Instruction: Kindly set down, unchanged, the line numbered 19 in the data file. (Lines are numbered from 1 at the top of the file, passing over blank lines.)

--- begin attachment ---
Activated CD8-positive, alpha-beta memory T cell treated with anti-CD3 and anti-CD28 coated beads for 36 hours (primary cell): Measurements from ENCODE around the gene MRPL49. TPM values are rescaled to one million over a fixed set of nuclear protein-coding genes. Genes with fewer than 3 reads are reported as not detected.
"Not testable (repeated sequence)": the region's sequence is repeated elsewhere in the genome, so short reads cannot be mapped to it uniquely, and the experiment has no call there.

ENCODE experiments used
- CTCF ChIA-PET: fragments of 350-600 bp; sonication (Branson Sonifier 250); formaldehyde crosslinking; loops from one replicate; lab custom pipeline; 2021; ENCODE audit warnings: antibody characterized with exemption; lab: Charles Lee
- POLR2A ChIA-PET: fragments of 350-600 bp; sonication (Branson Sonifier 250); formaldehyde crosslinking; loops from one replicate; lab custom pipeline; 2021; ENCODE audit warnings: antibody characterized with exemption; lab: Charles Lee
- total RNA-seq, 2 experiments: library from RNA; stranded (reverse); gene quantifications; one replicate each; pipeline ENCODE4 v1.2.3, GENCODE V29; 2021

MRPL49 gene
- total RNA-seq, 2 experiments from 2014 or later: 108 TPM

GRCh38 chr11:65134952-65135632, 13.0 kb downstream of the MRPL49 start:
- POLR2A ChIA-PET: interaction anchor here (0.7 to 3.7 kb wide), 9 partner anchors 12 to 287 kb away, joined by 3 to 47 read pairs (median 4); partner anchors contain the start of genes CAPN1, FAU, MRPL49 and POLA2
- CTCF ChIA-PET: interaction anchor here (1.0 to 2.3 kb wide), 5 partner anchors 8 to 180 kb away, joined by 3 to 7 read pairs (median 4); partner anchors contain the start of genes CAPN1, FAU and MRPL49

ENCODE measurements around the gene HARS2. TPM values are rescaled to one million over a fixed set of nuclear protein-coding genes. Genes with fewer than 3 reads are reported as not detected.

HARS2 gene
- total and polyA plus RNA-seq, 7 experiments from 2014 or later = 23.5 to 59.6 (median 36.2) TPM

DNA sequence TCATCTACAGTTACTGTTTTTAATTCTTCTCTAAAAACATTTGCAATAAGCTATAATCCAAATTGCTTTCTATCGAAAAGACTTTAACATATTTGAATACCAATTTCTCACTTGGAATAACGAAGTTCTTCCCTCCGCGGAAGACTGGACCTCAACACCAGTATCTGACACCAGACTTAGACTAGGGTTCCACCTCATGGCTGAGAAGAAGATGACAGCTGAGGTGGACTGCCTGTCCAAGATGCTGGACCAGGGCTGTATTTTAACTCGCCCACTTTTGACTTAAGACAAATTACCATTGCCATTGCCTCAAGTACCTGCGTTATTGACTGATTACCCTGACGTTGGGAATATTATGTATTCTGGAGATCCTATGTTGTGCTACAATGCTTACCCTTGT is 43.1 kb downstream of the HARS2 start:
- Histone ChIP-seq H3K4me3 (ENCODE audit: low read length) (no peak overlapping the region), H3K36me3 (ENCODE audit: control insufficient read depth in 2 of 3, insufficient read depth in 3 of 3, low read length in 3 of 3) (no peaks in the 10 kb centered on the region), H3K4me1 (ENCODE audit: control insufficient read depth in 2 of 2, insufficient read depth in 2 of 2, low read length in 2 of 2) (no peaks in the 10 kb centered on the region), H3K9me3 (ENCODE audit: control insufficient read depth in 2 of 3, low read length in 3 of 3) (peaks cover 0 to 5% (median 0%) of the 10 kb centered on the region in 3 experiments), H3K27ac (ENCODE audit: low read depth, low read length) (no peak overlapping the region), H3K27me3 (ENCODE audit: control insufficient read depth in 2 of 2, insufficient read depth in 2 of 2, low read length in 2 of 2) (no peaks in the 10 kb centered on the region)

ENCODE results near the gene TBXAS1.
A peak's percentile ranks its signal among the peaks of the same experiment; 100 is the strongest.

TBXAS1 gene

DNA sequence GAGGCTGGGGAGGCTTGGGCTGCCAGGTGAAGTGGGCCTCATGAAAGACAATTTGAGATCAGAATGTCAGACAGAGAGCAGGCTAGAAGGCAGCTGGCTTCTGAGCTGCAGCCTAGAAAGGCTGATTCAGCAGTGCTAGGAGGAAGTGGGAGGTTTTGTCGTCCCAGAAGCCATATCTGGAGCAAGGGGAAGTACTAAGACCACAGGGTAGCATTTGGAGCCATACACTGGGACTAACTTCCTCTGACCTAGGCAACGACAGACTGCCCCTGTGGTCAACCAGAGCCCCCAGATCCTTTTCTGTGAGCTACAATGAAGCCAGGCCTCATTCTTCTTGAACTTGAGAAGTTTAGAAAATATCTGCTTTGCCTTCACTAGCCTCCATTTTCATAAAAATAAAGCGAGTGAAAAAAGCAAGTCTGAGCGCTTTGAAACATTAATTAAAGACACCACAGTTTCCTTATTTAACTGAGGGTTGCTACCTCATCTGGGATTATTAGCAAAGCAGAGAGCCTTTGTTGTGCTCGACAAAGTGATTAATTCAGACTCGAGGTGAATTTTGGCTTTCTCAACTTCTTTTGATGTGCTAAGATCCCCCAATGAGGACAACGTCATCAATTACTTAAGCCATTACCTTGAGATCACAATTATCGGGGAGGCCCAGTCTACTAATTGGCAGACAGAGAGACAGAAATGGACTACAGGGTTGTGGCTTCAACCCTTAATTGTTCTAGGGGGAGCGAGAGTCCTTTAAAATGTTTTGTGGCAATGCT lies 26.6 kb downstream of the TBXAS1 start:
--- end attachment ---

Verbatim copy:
TBXAS1 gene